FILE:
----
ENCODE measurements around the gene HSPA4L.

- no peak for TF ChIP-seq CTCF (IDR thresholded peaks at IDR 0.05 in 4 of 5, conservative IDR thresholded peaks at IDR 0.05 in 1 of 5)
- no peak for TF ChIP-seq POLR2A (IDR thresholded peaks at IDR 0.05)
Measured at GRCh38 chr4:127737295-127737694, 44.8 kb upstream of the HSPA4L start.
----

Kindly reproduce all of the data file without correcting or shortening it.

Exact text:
ENCODE measurements around the gene HSPA4L.

- no peak for TF ChIP-seq CTCF (IDR thresholded peaks at IDR 0.05 in 4 of 5, conservative IDR thresholded peaks at IDR 0.05 in 1 of 5)
- no peak for TF ChIP-seq POLR2A (IDR thresholded peaks at IDR 0.05)
Measured at GRCh38 chr4:127737295-127737694, 44.8 kb upstream of the HSPA4L start.